verb (used with object), conflated, conflating.
to fuse into one entity; merge: to conflate dissenting voices into one protest.

1600–10; < Latin conflātus, past participle of conflāre to fuse together, equivalent to con- con- + flāre to blow2 Unabridged
Based on the Random House Dictionary, © Random House, Inc. 2014.
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World English Dictionary
conflate (kənˈfleɪt)
(tr) to combine or blend (two things, esp two versions of a text) so as to form a whole
[C16: from Latin conflāre to blow together, from flāre to blow]

Collins English Dictionary - Complete & Unabridged 10th Edition
2009 © William Collins Sons & Co. Ltd. 1979, 1986 © HarperCollins
Publishers 1998, 2000, 2003, 2005, 2006, 2007, 2009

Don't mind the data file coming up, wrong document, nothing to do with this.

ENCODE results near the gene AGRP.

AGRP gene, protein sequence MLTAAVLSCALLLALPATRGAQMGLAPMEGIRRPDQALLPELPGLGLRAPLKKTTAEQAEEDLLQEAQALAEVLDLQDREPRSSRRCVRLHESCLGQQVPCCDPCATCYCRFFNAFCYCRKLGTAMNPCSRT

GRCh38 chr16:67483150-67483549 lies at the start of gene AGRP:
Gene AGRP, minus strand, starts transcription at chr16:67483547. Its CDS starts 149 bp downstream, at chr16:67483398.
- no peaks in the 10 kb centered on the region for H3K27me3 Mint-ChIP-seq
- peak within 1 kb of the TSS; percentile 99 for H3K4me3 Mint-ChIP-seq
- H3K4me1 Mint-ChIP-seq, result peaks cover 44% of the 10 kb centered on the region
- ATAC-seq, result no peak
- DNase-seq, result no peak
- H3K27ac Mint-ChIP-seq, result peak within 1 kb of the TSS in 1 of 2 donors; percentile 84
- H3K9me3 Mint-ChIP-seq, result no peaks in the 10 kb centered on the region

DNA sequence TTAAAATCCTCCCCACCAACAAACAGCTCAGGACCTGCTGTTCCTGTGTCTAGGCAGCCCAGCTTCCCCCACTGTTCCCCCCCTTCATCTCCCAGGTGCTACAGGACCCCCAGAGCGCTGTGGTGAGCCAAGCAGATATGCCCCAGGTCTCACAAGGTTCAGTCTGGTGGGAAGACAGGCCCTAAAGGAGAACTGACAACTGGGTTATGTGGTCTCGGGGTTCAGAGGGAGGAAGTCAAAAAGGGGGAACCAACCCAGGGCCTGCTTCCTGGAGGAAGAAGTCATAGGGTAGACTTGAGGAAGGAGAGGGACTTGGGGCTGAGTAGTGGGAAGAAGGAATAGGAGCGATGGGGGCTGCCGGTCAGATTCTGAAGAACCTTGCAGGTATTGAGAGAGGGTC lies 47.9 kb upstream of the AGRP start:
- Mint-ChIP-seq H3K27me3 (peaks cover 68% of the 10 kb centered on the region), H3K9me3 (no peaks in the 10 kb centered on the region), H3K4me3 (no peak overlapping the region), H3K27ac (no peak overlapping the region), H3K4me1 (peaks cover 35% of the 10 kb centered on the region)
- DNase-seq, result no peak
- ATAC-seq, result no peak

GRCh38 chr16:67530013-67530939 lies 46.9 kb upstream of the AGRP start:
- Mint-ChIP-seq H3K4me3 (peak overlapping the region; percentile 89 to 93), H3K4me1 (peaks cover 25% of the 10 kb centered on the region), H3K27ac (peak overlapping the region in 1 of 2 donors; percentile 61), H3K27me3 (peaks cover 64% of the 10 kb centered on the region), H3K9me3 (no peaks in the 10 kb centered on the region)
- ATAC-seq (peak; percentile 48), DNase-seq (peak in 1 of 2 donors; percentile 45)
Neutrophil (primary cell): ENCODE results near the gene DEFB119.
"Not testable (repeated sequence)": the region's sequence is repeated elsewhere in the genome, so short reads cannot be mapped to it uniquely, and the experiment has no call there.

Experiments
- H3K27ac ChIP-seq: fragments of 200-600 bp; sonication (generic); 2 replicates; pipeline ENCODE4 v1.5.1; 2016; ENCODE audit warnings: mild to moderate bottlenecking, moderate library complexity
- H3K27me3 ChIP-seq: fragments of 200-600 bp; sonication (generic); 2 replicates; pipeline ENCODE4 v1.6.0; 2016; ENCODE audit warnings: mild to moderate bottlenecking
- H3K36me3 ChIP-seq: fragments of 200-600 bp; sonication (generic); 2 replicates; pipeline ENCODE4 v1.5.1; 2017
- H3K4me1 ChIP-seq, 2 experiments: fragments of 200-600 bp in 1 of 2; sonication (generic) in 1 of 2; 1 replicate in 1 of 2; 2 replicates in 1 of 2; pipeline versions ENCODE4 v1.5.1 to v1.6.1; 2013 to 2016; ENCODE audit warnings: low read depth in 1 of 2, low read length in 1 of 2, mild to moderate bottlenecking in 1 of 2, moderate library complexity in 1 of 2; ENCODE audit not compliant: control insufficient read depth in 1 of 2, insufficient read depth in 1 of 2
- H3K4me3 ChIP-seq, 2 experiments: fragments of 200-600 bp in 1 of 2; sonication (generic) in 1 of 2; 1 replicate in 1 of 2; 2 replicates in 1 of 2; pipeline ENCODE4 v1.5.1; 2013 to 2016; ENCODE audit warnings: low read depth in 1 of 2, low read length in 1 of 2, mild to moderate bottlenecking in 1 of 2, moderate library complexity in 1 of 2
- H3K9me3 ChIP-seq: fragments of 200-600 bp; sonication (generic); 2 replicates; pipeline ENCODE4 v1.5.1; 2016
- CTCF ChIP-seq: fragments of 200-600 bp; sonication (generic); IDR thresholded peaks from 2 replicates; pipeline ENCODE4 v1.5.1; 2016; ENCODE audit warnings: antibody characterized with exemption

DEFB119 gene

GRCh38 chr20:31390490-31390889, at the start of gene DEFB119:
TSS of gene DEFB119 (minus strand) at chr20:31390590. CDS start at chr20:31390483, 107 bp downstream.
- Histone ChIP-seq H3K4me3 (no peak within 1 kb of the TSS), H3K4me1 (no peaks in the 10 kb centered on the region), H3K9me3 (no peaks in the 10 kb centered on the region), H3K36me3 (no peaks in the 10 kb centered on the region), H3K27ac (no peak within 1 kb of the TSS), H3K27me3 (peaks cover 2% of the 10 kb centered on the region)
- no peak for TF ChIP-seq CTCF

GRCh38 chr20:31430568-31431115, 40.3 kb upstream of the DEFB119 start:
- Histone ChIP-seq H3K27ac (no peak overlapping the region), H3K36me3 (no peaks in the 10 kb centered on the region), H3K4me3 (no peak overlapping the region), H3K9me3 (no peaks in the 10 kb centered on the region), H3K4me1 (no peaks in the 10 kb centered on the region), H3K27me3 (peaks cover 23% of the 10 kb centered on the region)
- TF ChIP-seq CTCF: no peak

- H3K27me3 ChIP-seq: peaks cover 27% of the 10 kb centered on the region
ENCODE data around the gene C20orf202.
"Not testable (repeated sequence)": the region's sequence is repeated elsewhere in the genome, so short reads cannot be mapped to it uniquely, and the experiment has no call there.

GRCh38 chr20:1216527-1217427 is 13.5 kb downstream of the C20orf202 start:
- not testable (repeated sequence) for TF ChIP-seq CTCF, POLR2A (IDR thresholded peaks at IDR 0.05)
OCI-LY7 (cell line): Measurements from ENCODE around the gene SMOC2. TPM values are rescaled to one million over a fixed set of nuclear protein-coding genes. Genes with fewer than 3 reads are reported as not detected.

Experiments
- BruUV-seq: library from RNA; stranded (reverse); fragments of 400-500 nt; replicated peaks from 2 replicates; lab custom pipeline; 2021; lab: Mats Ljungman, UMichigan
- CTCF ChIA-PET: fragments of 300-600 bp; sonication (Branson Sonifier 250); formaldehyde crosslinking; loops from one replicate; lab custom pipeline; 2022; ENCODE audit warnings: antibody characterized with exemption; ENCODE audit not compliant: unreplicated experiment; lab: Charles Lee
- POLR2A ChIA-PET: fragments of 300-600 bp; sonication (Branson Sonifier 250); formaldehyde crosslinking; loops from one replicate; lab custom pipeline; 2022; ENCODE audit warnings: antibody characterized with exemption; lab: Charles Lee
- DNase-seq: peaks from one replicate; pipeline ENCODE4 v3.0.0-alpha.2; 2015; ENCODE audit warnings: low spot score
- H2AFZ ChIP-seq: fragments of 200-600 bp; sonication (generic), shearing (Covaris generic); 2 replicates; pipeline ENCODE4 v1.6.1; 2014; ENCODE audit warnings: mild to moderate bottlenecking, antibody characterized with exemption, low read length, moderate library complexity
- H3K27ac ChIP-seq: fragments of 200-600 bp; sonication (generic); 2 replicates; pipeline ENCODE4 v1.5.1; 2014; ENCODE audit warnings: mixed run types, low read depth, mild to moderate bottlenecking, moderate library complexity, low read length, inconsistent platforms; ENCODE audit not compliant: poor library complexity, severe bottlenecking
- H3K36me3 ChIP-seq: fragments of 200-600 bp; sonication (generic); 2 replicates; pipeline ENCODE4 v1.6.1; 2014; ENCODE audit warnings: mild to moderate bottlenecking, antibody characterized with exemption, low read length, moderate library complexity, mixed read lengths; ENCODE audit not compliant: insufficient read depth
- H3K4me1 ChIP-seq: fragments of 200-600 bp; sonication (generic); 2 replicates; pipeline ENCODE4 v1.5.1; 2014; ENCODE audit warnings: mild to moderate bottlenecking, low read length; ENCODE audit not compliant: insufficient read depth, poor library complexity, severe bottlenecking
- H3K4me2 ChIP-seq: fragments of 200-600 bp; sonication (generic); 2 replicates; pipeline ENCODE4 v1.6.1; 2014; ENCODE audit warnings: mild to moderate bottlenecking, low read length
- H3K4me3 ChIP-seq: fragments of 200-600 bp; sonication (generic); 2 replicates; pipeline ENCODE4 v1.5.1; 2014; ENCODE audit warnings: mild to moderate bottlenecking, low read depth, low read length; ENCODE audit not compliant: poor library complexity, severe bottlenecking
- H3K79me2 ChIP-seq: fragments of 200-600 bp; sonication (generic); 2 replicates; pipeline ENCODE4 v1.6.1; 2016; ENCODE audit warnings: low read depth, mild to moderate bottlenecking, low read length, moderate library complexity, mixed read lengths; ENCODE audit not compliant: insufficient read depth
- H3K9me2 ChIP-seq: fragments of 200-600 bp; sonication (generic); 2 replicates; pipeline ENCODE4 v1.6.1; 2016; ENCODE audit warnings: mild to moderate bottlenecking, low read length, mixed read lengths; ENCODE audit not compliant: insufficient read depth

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Word Origin & History

1540s, from L. conflat-, pp. stem of conflare "to blow together," also "to melt together," from con- "with" + flare "to blow" (see blow (v.1)).
Online Etymology Dictionary, © 2010 Douglas Harper
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Example sentences
And conflating sequential and non-sequential disciplines makes matters worse.
You're conflating two different processes, from two different periods on
In his argument he is conflating observation with actual experience.
Also, you're conflating the right to earn a living with the right to earn a
  living in any way you choose.
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